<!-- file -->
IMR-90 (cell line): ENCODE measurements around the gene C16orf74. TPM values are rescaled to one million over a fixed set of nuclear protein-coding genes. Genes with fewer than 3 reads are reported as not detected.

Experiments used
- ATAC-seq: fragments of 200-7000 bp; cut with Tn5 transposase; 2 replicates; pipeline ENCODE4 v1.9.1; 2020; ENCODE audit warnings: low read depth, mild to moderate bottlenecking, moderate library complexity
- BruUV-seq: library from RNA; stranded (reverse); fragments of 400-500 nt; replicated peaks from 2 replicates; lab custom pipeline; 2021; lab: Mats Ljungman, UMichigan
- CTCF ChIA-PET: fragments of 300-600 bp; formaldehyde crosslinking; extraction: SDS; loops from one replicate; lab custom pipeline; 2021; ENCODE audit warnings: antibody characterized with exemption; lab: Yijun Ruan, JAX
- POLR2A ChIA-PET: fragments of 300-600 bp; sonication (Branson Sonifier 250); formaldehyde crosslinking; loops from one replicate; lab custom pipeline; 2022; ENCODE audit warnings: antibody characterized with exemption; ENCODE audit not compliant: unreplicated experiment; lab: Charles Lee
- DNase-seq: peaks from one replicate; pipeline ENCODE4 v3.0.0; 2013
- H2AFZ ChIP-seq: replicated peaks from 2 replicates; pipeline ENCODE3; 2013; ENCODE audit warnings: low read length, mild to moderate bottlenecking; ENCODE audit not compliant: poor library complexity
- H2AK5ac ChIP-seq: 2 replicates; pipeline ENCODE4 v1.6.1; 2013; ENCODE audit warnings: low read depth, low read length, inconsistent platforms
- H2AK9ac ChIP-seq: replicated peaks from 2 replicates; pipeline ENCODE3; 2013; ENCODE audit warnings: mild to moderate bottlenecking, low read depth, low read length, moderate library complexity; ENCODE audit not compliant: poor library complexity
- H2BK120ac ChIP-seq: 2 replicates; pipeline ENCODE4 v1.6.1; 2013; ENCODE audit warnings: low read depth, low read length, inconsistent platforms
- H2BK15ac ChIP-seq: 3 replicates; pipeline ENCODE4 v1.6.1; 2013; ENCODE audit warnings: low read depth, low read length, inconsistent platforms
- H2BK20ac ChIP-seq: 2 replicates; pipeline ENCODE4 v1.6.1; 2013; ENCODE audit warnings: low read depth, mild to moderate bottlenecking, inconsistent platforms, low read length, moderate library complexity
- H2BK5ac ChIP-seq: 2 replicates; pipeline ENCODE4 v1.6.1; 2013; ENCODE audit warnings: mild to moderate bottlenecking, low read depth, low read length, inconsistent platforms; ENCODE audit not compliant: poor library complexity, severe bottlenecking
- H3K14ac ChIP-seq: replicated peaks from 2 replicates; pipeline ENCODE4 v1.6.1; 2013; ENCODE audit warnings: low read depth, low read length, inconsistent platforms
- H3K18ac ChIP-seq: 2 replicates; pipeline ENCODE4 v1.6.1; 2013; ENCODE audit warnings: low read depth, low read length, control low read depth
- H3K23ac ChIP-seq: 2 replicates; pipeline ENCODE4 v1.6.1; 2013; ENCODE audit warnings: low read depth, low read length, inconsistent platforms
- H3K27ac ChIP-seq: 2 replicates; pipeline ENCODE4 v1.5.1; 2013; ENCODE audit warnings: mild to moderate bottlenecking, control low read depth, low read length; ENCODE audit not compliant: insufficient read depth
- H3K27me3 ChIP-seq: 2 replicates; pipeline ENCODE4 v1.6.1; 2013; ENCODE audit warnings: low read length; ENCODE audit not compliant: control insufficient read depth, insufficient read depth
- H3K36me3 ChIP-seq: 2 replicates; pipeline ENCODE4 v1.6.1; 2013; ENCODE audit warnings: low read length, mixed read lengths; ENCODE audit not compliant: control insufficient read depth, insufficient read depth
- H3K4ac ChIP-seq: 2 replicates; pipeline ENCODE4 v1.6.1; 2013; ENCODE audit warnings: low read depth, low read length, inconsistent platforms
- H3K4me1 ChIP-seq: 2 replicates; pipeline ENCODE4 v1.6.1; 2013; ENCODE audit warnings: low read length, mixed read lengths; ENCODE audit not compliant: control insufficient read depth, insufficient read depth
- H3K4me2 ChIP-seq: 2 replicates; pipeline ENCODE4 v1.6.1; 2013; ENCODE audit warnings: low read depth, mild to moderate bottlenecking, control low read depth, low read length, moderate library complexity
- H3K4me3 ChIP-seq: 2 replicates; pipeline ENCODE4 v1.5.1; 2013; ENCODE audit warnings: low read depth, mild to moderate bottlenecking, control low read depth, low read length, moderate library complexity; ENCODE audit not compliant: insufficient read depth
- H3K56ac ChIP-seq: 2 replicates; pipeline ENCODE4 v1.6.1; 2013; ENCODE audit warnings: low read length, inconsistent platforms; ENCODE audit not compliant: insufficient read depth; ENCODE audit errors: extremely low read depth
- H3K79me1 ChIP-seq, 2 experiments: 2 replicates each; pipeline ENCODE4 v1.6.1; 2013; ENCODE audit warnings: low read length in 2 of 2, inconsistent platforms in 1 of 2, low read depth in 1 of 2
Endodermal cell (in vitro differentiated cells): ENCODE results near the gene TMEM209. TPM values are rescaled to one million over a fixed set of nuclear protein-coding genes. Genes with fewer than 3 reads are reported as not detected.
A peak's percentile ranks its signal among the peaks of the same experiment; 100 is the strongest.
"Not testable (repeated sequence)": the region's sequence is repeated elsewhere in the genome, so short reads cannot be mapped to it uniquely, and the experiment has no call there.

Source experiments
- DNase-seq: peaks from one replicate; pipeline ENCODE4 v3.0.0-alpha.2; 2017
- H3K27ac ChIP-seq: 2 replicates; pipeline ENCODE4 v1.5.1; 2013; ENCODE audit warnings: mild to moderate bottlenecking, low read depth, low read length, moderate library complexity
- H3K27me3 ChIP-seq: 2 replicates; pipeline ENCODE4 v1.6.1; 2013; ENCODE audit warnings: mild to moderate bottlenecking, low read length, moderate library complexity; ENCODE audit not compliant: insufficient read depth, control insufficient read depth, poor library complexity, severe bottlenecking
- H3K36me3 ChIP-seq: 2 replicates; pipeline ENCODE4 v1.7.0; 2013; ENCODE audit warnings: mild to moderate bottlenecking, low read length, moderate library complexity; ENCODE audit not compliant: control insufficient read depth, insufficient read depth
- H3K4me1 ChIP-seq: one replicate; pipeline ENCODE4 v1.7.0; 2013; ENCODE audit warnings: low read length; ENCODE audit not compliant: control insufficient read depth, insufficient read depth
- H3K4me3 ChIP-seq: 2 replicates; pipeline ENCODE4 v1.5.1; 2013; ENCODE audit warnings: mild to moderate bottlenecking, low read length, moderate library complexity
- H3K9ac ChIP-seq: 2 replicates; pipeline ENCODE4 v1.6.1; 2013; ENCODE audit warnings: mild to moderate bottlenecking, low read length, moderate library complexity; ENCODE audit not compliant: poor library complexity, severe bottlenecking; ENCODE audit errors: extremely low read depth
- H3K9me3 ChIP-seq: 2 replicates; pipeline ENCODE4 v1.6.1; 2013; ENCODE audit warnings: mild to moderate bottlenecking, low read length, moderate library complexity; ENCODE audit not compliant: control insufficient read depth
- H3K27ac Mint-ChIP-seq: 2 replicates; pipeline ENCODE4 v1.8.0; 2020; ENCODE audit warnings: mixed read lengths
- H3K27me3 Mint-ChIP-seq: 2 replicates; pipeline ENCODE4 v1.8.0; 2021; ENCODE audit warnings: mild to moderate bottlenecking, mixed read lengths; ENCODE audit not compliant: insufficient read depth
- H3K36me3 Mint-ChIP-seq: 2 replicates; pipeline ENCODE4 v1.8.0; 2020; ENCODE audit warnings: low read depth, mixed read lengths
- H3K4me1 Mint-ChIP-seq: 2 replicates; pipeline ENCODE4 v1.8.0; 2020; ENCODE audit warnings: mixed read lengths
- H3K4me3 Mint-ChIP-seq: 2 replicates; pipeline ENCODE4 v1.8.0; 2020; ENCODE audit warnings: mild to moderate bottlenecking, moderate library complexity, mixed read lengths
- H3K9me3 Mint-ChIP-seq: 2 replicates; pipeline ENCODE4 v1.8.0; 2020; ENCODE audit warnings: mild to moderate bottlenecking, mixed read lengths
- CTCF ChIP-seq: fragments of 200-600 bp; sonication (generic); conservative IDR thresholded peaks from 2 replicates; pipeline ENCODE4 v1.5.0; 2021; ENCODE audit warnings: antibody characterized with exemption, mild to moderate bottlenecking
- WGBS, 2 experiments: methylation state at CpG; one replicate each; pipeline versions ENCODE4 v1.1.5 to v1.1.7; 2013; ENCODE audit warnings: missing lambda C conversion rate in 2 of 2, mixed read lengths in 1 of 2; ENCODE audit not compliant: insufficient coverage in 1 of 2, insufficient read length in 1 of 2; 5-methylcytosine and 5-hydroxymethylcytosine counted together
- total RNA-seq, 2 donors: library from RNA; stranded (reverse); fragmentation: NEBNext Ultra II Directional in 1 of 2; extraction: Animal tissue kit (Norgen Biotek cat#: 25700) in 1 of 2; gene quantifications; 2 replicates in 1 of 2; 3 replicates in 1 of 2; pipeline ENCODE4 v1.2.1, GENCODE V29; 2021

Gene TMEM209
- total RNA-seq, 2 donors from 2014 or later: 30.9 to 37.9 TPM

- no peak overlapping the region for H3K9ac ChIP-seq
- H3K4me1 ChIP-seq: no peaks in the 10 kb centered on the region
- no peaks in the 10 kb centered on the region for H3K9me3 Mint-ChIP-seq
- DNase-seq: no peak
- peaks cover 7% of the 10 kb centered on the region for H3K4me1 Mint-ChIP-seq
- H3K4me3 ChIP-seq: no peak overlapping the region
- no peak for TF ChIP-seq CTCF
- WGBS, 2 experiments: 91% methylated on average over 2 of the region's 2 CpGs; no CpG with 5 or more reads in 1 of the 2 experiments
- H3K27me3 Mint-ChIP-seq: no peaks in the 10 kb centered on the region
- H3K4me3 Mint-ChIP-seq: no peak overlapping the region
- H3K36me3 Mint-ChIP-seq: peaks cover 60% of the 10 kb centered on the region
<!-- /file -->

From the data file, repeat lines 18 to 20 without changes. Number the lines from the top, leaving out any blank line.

- H3K27ac ChIP-seq: 2 replicates; pipeline ENCODE4 v1.5.1; 2013; ENCODE audit warnings: mild to moderate bottlenecking, control low read depth, low read length; ENCODE audit not compliant: insufficient read depth
- H3K27me3 ChIP-seq: 2 replicates; pipeline ENCODE4 v1.6.1; 2013; ENCODE audit warnings: low read length; ENCODE audit not compliant: control insufficient read depth, insufficient read depth
- H3K36me3 ChIP-seq: 2 replicates; pipeline ENCODE4 v1.6.1; 2013; ENCODE audit warnings: low read length, mixed read lengths; ENCODE audit not compliant: control insufficient read depth, insufficient read depth